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looking beyond borders

foreign policy and global economy

Archive for the tag “Economists”

The End Of Economics?

In the three decades since the end of the Cold War, economics has enjoyed a kind of intellectual hegemony. In the three decades since the end of the Cold War, economics has enjoyed a kind of intellectual hegemony. It has become first among equals in the social sciences and has dominated most policy agendas as well. Economists have been much sought after by businesses, governments, and society at large, their insights seen as useful in every sphere of life…That hegemony is now over.

Read Here – Foreign Policy

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Why The U.S. Economy Is Having A Boom

Why is this boom happening? That’s an almost impossible question to answer. Fundamentally, economists don’t know why booms happen. It’s possible that there’s not even such a thing as a “boom” at all — that this is just how the economy works under normal circumstances, when there isn’t a recession or crisis to throw it off its game.

Read Here – Bloomberg

What Is Human Capital?

Friedman had discovered in human capital theory more than just a means for boosting economic growth. The very way it conceptualised human beings was an ideological weapon too, especially when it came to counteracting the labour-centric discourse of communism, both outside and inside the US.

Read Here – Aeon

Will China And India Always Be Poorer? Probably Not

Since 1950, middle-income countries have nearly always grown faster than expected. Looking just at the past decade and a half, current middle-income countries that had an average gross national income of $2,381 in 2000 have seen that more than double, to $4,951 in 2015. U.S. income, in contrast, climbed just 15 percent over the same period.

Read Here – Ozy

Economists Versus The Economy

Today’s professional economists, by contrast, have studied almost nothing but economics. They don’t even read the classics of their own discipline. Economic history comes, if at all, from data sets. Philosophy, which could teach them about the limits of the economic method, is a closed book. Mathematics, demanding and seductive, has monopolized their mental horizons. The economists are the idiots savants of our time.

Read Here – Project Syndicate

What Is Wrong With The West’s Economies?

Many of us in Western Europe and America feel that our economies are far from just, though our views on justice differ somewhat. One band of economists, led for decades by the British economist Anthony Atkinson, sees the West as being in another Gilded Age of inequality in income and wealth.1 Adopting Jeremy Bentham’s utilitarian view, they would redistribute income from those in high brackets to those farther down—until we reach the highest “sum of utilities.” It is a question, though, whether this doctrine captures intuitive views of what is just.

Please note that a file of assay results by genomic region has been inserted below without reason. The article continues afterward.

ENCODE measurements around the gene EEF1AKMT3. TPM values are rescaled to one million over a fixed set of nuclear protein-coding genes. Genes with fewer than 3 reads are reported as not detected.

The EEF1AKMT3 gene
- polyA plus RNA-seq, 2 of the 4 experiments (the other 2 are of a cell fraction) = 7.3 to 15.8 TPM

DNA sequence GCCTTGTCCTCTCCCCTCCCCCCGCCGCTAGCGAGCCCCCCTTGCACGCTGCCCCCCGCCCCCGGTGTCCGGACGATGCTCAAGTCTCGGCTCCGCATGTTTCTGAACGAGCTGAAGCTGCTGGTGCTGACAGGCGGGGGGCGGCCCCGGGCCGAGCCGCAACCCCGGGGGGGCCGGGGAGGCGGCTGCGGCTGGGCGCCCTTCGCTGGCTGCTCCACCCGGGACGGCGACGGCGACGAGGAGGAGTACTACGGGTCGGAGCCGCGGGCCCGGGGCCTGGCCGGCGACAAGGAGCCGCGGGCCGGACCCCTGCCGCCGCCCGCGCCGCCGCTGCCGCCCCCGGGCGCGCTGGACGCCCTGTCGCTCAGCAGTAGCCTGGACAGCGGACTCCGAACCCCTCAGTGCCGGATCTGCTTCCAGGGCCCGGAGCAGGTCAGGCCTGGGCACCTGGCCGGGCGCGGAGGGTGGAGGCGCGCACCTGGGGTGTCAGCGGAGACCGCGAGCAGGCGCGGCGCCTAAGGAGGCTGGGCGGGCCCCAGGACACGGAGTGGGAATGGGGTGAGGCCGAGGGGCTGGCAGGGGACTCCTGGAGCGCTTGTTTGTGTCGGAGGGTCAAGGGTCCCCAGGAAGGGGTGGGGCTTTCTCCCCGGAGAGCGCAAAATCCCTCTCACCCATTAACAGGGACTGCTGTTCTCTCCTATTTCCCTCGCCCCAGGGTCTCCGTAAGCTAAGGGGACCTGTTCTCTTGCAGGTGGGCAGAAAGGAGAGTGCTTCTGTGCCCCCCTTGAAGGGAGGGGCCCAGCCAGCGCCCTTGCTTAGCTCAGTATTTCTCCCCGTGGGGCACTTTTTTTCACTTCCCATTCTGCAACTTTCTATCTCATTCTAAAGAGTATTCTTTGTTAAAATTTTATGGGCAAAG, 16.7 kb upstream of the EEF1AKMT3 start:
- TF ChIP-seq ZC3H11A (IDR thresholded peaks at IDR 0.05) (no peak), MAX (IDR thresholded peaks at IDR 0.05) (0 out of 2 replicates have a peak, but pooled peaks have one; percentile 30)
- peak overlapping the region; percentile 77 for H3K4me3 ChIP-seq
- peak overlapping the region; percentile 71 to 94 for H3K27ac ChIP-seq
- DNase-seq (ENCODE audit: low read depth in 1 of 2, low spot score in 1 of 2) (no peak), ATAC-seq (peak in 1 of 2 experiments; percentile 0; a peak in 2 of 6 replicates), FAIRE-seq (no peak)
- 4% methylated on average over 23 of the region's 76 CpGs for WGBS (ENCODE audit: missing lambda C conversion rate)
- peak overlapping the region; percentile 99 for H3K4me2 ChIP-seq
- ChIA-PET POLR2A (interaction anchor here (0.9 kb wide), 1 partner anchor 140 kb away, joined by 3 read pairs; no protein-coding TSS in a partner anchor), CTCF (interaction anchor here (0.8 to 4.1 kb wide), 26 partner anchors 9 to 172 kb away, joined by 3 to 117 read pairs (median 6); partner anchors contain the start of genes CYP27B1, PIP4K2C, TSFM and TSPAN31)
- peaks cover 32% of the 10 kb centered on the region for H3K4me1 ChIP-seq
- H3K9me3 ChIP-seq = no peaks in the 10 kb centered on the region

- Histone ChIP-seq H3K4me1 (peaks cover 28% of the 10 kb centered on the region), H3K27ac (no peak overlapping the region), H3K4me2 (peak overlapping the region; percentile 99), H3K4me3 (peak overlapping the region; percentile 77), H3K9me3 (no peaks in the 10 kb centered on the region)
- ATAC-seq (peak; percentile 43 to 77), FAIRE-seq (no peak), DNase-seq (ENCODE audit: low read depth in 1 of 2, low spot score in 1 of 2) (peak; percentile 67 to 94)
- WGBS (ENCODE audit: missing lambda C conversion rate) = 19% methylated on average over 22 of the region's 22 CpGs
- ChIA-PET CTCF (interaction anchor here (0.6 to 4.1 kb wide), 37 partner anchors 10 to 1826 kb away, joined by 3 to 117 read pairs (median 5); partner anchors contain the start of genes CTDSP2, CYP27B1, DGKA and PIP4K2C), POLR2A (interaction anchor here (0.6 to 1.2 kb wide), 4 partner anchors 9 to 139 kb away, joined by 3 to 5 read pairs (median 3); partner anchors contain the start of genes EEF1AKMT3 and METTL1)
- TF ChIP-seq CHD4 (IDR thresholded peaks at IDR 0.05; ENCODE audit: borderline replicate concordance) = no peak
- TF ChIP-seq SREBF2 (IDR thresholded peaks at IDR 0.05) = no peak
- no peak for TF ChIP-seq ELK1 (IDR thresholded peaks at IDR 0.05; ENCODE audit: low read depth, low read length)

Read Here – London Review of Books

When The Predictions Turned Out Right

An evergreen joke among speakers at the World Economic Forum’s annual meeting in Davos warns against making predictions. Whatever you say, the punchline goes, will be proven wrong.

Read Here – BusinessWeek

Err.. Economics In Denial?

This isn’t all the tutors’ fault: when you have to lecture to 400 students at once, it’s hard to find time and space to go off-piste. But the result is that economics students come out of exam halls and go off to government departments or the City with exactly the same toolkit that just five years ago produced a massive crash.

Read Here – The Guardian

Can We Do Without Economists?

When the stakes are high, it is no surprise that battling political opponents use whatever support they can garner from economists and other researchers. That is what happened when conservative American politicians and European Union officials latched on to the work of two Harvard professors – Carmen Reinhart and Kenneth Rogoff – to justify their support of fiscal austerity.

Read Here – Project Syndicate

Skip the Predictions, Look for These Signs

It’s that time of year again: Experts of all kinds are coming out of the woodwork to offer up forecasts and predictions for the year ahead. It can be amusing, but this is not the most productive way to think about the future.

Perhaps you’re familiar with Philip Tetlock’s landmark 2005 UC Berkeley study that looked at 82,000 predictions over 25 years by 300 leading economists. It turned out that expert views were no better than random guesses, and worse, the more famous or eminent, the less accurate the prediction.

So rather than latch onto someone’s static extrapolation or wild guess, I have a better idea: In the spirit of scenario thinking, we should instead look for ways to read the unfolding signs of the times with a fresh nimbleness of mind and receptivity to action.

Read Here – Bloomberg

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